This is my last post for a few weeks as I will be traveling the month of January (picking up an MFA along the way). Who but a writer (or perhaps a professional skier) would venture to Vermont in January to pursue her passion?

That's right, folks, with Texas-thin blood and a dream, I'm headed North--wish me luck, I'll likely need it.

So, what did it take to make the journey from fifteen year-old runaway with ghetto dreams of owning the newest pair of sneakers and getting a bottle of Boones Farm to get me through the day to thirty year-old MFA graduate? I'm not going to lie to you: it took ten years of incredibly hard work, numerous false-starts and $66,000 in school loans (you should know by now, I hold nothing back). But, my dreams are bigger than Texas now, and I'm here to tell you, if I can do it, ANYONE can.

My next post will be mid-January, so in the meantime, I wish all of you a beautiful holiday season. Don't neglect those resolutions--make them realistic, and they do come true.

Love, Jen

***Don't forget to check out Musical Chairs---According to my resolutions, it'll be big in 2010.
**************************************************************************
**************************************************************************

Thursday, December 17, 2009

Getting Yelled At By Neighbors ... Again

My dog, a Blue Heeler named Buddy, watches every move I make with detached interest. I sometimes feel as though I am his personal reality TV star. After all, he follows me from room to room, even sitting outside the bathroom when I go. This never bothered me; in fact, I found my short spunky shadow a reassuring, accepting presence in my life.

Because I'm off work, I am beginning to notice that his clingy behavior is getting worse. He's expecting too much from me: walks five times a day and pets 24/7, even as I sit in my cushy office chair, attempting something literary. When I leave the house to meet with friends or run errands, he pouts--this is the one time that he refuses to look my way. With the jingle of keys and the turn of a knob, Buddy sighs loudly and curls up on the couch, facing anywhere but the front door I will selfishly exit.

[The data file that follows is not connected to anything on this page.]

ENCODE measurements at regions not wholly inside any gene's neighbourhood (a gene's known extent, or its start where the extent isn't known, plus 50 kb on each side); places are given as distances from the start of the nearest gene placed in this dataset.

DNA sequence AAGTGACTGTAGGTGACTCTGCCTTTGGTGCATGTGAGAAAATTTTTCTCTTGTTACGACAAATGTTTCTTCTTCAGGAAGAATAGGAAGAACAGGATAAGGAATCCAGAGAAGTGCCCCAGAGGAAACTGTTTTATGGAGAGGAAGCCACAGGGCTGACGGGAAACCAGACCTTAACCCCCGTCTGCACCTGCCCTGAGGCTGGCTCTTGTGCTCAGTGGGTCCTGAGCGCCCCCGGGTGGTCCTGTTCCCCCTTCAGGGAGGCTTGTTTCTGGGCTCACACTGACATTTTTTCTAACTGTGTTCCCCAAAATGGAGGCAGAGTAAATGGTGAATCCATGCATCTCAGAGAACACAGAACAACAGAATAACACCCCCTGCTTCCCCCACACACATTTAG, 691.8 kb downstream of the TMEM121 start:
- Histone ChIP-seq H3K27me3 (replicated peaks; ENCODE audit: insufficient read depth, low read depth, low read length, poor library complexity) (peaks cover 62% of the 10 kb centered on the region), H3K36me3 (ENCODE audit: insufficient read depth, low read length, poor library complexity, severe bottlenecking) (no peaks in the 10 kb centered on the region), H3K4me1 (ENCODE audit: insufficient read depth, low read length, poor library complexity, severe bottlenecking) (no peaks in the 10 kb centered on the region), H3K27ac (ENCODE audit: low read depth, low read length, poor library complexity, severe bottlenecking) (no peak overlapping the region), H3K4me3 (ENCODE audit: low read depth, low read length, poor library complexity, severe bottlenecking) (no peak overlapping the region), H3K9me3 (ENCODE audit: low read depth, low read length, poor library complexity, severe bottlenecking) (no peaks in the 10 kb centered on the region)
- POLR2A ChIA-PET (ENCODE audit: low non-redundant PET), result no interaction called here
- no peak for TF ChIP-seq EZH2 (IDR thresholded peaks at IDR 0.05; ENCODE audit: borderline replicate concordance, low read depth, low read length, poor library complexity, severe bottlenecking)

Buddy is the first dog I've owned since I was a kid. He's a lapdog, rarely hyper, and he never barks unless threatened by another dog. And even then his bark is low, a hybrid growl-bark that seems to say "Back up," or more likely "Get the fuck away from me."

When out with friends, I speak of Buddy as they do their children. "Guess what Buddy did today?" I'll ask eagerly to hesitant gazes. "I'm kind of worried," I'll go on; "he seems less social than other dogs." Friends will listen and nod, and fellow childless, dog-owning friends will match my stories and sometimes raise the bar, including the far more dramatic tale of say, a Lab jumping out of a second story window or a Chow biting the UPS guy.

OK, so here's the problem: I baby my dog. This wasn't an actual problem, really, until it was pointed out to me--rudely--by a neighbor. I was walking Buddy in the courtyard of my apartment complex (where dogs are allowed) when he stopped, as dogs do, to smell a bush. I stopped too, only to hear a shrill voice scold me: "Get that dog," it said.